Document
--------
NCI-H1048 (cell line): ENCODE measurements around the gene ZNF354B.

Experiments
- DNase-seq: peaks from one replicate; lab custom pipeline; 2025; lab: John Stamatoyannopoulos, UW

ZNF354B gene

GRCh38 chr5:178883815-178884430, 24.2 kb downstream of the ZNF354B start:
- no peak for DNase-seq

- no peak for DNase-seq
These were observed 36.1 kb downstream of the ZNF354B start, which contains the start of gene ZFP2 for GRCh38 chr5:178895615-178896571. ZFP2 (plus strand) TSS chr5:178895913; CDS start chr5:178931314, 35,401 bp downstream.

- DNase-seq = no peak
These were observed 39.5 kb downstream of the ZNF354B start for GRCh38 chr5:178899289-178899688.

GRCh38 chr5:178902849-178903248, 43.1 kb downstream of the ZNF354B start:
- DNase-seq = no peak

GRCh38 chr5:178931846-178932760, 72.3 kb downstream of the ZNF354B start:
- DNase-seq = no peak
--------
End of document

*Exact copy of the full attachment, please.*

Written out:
NCI-H1048 (cell line): ENCODE measurements around the gene ZNF354B.

Experiments
- DNase-seq: peaks from one replicate; lab custom pipeline; 2025; lab: John Stamatoyannopoulos, UW

ZNF354B gene

GRCh38 chr5:178883815-178884430, 24.2 kb downstream of the ZNF354B start:
- no peak for DNase-seq

- no peak for DNase-seq
These were observed 36.1 kb downstream of the ZNF354B start, which contains the start of gene ZFP2 for GRCh38 chr5:178895615-178896571. ZFP2 (plus strand) TSS chr5:178895913; CDS start chr5:178931314, 35,401 bp downstream.

- DNase-seq = no peak
These were observed 39.5 kb downstream of the ZNF354B start for GRCh38 chr5:178899289-178899688.

GRCh38 chr5:178902849-178903248, 43.1 kb downstream of the ZNF354B start:
- DNase-seq = no peak

GRCh38 chr5:178931846-178932760, 72.3 kb downstream of the ZNF354B start:
- DNase-seq = no peak